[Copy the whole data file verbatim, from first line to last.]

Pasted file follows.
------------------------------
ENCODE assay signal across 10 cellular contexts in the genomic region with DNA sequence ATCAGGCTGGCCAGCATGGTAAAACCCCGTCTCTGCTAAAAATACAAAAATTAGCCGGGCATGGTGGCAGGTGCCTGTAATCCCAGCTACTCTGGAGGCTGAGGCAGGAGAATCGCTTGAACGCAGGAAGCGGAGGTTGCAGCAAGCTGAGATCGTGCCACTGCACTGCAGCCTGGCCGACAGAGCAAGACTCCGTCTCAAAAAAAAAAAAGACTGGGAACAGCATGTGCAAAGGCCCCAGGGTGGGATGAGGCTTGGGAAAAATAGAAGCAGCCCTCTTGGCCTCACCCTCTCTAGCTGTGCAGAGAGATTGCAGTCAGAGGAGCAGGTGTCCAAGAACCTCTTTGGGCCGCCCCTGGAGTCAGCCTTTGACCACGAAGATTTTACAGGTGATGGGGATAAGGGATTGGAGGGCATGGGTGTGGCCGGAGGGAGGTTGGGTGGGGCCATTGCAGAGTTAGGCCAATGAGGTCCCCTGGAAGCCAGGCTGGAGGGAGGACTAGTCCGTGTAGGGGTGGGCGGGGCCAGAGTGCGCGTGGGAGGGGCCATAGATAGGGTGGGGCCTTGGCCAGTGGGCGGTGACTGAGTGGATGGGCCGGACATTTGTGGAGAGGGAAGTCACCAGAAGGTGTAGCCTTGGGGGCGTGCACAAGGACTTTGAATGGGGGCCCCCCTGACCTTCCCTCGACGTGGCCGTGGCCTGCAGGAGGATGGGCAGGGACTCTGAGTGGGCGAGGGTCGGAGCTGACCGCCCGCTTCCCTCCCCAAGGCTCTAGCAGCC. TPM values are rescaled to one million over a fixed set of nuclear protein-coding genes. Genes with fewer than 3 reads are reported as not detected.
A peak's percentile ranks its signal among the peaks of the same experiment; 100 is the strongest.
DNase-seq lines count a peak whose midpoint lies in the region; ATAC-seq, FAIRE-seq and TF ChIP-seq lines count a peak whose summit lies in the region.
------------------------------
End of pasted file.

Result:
ENCODE assay signal across 10 cellular contexts in the genomic region with DNA sequence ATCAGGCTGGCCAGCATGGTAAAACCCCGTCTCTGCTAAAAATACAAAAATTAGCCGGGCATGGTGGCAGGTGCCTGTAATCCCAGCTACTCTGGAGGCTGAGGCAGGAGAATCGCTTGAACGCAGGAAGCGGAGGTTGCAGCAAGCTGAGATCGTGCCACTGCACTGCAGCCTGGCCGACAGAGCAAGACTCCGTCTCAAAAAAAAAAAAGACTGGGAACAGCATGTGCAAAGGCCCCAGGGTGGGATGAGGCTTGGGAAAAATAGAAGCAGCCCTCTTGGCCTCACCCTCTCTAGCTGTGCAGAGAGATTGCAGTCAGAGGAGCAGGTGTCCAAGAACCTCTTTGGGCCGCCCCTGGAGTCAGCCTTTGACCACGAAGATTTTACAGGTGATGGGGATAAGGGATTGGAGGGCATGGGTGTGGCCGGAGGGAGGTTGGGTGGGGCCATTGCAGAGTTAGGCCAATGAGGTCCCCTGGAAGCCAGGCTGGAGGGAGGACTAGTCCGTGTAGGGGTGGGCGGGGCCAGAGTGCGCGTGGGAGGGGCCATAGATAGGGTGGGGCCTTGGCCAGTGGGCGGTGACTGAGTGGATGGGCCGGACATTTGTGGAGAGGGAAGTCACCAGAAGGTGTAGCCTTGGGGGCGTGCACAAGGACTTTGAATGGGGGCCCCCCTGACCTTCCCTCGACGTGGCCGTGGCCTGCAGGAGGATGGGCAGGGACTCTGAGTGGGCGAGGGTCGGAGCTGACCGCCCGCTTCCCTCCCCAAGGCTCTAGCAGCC. TPM values are rescaled to one million over a fixed set of nuclear protein-coding genes. Genes with fewer than 3 reads are reported as not detected.
A peak's percentile ranks its signal among the peaks of the same experiment; 100 is the strongest.
DNase-seq lines count a peak whose midpoint lies in the region; ATAC-seq, FAIRE-seq and TF ChIP-seq lines count a peak whose summit lies in the region.